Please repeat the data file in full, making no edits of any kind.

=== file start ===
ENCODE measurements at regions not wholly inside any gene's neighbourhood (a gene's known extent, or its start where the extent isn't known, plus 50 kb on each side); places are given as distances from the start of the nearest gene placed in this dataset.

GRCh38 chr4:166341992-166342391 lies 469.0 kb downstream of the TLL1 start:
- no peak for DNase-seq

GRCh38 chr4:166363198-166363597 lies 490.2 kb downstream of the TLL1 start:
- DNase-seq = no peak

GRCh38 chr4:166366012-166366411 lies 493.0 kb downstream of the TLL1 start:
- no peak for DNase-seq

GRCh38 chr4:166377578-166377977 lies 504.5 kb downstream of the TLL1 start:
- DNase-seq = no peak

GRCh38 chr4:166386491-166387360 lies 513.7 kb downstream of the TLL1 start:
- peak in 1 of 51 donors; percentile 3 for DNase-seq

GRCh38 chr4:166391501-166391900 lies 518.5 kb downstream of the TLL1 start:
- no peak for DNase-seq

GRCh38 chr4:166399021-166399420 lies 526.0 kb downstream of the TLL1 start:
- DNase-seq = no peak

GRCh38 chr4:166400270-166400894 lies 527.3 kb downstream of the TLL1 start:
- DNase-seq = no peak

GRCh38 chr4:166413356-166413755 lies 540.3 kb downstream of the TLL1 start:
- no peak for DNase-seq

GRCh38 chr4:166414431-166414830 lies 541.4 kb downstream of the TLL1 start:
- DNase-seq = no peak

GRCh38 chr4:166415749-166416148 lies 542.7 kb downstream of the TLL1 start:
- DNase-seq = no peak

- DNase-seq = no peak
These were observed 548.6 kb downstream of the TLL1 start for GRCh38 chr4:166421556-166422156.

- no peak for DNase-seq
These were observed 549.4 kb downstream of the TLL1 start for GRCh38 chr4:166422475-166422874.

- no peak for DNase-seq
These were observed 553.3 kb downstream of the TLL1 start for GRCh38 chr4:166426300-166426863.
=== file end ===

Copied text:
ENCODE measurements at regions not wholly inside any gene's neighbourhood (a gene's known extent, or its start where the extent isn't known, plus 50 kb on each side); places are given as distances from the start of the nearest gene placed in this dataset.

GRCh38 chr4:166341992-166342391 lies 469.0 kb downstream of the TLL1 start:
- no peak for DNase-seq

GRCh38 chr4:166363198-166363597 lies 490.2 kb downstream of the TLL1 start:
- DNase-seq = no peak

GRCh38 chr4:166366012-166366411 lies 493.0 kb downstream of the TLL1 start:
- no peak for DNase-seq

GRCh38 chr4:166377578-166377977 lies 504.5 kb downstream of the TLL1 start:
- DNase-seq = no peak

GRCh38 chr4:166386491-166387360 lies 513.7 kb downstream of the TLL1 start:
- peak in 1 of 51 donors; percentile 3 for DNase-seq

GRCh38 chr4:166391501-166391900 lies 518.5 kb downstream of the TLL1 start:
- no peak for DNase-seq

GRCh38 chr4:166399021-166399420 lies 526.0 kb downstream of the TLL1 start:
- DNase-seq = no peak

GRCh38 chr4:166400270-166400894 lies 527.3 kb downstream of the TLL1 start:
- DNase-seq = no peak

GRCh38 chr4:166413356-166413755 lies 540.3 kb downstream of the TLL1 start:
- no peak for DNase-seq

GRCh38 chr4:166414431-166414830 lies 541.4 kb downstream of the TLL1 start:
- DNase-seq = no peak

GRCh38 chr4:166415749-166416148 lies 542.7 kb downstream of the TLL1 start:
- DNase-seq = no peak

- DNase-seq = no peak
These were observed 548.6 kb downstream of the TLL1 start for GRCh38 chr4:166421556-166422156.

- no peak for DNase-seq
These were observed 549.4 kb downstream of the TLL1 start for GRCh38 chr4:166422475-166422874.

- no peak for DNase-seq
These were observed 553.3 kb downstream of the TLL1 start for GRCh38 chr4:166426300-166426863.